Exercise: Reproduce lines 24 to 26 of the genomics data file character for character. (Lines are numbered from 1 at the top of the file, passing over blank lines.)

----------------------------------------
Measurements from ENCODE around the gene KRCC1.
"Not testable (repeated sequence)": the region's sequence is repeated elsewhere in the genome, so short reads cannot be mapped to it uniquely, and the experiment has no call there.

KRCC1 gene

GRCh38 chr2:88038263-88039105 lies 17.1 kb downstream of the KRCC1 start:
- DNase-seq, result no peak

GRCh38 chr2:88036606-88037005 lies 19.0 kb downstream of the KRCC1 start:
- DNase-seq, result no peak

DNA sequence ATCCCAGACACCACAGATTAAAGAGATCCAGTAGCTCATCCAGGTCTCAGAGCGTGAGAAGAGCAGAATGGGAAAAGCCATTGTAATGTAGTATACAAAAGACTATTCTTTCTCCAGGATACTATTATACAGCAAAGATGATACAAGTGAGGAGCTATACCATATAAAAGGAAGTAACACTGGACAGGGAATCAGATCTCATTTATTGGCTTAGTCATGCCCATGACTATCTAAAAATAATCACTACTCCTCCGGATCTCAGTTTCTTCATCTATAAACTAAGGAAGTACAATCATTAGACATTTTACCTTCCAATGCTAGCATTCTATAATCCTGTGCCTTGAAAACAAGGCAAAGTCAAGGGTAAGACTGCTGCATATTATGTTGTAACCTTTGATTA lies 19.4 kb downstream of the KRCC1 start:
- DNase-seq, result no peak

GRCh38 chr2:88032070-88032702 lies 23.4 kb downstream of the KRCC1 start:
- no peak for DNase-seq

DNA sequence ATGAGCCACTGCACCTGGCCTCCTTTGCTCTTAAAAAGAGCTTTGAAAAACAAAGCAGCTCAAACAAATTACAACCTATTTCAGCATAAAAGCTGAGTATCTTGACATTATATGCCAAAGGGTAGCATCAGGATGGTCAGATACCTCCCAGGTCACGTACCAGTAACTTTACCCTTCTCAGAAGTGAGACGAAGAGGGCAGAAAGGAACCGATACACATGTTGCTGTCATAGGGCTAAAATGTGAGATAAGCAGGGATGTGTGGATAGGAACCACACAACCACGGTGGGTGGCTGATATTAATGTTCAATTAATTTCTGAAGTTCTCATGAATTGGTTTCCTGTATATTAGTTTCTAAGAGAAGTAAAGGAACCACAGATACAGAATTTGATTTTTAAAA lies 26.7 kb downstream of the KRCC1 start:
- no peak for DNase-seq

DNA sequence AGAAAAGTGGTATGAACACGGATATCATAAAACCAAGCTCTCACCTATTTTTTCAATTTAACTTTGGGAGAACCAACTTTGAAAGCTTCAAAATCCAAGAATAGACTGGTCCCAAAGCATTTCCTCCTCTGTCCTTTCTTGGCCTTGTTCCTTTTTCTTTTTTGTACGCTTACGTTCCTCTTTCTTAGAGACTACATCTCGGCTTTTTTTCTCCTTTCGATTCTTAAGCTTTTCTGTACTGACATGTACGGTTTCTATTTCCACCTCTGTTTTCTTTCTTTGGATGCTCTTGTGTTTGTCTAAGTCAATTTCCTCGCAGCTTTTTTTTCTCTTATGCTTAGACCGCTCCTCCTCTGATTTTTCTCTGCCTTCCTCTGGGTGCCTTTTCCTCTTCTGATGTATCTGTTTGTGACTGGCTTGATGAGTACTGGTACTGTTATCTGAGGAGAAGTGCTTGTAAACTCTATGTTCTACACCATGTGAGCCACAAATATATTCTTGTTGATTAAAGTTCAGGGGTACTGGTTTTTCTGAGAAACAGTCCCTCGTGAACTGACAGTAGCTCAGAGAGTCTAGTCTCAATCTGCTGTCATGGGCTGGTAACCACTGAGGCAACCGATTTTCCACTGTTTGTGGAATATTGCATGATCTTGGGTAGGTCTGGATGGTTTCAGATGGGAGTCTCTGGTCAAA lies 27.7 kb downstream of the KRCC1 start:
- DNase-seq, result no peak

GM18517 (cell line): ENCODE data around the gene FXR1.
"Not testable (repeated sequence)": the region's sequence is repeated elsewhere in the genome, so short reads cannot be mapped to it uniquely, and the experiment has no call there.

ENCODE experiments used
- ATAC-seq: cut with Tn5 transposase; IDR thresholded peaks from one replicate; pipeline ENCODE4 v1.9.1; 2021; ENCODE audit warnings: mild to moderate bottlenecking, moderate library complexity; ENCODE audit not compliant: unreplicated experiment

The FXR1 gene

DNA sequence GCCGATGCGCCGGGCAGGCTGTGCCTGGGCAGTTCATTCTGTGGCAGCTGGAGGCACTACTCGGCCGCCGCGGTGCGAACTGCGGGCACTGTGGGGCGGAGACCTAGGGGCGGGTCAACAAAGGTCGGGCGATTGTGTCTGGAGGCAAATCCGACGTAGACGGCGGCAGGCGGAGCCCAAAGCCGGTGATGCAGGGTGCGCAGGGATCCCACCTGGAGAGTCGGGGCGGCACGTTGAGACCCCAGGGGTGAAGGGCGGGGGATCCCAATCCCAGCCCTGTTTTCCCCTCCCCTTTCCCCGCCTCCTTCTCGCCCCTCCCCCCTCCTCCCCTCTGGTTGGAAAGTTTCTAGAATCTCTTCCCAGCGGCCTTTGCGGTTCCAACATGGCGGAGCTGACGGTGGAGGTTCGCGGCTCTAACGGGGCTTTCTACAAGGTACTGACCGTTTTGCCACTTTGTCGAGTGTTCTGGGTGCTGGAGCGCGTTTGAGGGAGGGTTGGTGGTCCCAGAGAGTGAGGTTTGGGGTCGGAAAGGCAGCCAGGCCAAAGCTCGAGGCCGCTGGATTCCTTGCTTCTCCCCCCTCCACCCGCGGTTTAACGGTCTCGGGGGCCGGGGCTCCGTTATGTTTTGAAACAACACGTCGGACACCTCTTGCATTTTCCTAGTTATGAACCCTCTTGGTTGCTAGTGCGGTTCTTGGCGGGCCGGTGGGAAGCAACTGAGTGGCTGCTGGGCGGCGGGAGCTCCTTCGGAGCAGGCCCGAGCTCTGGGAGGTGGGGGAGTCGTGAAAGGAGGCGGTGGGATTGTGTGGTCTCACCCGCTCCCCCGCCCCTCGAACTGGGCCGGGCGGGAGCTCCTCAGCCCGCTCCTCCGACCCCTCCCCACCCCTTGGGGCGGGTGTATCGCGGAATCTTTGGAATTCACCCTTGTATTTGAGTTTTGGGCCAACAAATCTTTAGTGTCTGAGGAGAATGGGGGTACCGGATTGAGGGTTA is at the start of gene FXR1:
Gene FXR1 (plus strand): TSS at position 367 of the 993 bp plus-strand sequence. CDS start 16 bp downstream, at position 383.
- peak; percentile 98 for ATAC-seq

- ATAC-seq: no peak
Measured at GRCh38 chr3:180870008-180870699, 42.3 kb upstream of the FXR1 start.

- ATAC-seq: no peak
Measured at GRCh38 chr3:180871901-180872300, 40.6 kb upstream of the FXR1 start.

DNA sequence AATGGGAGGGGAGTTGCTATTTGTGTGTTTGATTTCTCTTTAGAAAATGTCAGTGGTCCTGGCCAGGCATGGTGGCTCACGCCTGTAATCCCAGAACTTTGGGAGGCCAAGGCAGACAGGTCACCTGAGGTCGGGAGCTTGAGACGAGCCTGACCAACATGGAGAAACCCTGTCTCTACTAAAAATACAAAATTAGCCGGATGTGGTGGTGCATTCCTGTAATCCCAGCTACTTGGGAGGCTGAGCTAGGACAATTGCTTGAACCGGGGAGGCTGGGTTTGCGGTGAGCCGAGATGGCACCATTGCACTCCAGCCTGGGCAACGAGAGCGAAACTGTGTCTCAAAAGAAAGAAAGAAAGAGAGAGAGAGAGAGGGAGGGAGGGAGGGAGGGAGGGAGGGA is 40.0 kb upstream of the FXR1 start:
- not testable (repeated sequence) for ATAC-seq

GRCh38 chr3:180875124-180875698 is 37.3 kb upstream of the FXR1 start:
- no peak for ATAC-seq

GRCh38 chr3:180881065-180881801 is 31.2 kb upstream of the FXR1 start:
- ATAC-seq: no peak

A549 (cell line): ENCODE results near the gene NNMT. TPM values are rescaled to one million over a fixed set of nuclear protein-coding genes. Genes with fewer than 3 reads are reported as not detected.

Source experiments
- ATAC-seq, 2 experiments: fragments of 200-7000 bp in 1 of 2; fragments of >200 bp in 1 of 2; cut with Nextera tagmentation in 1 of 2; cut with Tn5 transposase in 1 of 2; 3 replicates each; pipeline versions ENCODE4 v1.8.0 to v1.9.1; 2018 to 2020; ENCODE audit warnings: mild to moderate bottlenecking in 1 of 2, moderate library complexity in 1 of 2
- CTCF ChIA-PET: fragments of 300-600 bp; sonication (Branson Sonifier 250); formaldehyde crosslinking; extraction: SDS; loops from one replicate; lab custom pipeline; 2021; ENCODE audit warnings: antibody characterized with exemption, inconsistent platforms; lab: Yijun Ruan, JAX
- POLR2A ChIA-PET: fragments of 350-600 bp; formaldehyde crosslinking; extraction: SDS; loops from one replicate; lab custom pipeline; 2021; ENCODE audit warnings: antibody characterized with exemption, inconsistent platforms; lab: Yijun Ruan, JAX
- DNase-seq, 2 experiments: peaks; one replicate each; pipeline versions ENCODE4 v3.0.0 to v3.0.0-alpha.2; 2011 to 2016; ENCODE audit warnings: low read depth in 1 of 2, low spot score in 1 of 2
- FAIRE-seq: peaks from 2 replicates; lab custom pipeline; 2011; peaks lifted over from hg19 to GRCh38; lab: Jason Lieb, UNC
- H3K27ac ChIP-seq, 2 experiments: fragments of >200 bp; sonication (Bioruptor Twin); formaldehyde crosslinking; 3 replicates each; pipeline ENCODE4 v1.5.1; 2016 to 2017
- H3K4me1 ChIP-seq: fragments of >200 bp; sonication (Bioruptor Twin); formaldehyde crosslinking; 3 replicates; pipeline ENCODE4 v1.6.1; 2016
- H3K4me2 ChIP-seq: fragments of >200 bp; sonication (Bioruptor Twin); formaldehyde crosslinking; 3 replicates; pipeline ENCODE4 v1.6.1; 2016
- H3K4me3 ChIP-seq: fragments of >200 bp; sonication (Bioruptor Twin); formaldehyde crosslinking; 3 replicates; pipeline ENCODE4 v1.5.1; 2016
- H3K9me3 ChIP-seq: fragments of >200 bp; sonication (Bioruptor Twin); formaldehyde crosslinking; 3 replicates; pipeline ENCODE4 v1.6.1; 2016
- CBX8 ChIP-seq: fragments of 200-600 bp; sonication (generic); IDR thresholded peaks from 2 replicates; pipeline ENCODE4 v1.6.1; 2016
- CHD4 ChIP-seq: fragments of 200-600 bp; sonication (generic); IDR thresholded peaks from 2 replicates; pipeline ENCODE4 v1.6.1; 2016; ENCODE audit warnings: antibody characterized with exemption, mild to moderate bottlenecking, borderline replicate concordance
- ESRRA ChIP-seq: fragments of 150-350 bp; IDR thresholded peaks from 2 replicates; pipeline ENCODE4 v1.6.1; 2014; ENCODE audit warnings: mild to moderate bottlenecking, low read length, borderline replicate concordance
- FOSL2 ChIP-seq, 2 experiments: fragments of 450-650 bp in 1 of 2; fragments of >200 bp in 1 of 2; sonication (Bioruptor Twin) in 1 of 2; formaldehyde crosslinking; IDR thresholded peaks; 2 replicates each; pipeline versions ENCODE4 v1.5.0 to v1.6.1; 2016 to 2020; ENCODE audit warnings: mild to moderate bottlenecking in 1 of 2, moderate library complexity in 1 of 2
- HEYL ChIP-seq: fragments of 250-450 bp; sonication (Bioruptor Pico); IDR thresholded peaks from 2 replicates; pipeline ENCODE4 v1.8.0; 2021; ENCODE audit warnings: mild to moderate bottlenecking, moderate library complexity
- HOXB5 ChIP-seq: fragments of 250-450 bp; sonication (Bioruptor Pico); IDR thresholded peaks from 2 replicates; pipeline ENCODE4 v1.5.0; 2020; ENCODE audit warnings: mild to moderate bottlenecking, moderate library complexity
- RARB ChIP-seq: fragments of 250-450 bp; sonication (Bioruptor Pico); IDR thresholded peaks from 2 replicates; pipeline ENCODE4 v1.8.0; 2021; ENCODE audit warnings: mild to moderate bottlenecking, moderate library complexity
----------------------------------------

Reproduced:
- ATAC-seq: no peak
Measured at GRCh38 chr3:180870008-180870699, 42.3 kb upstream of the FXR1 start.

- ATAC-seq: no peak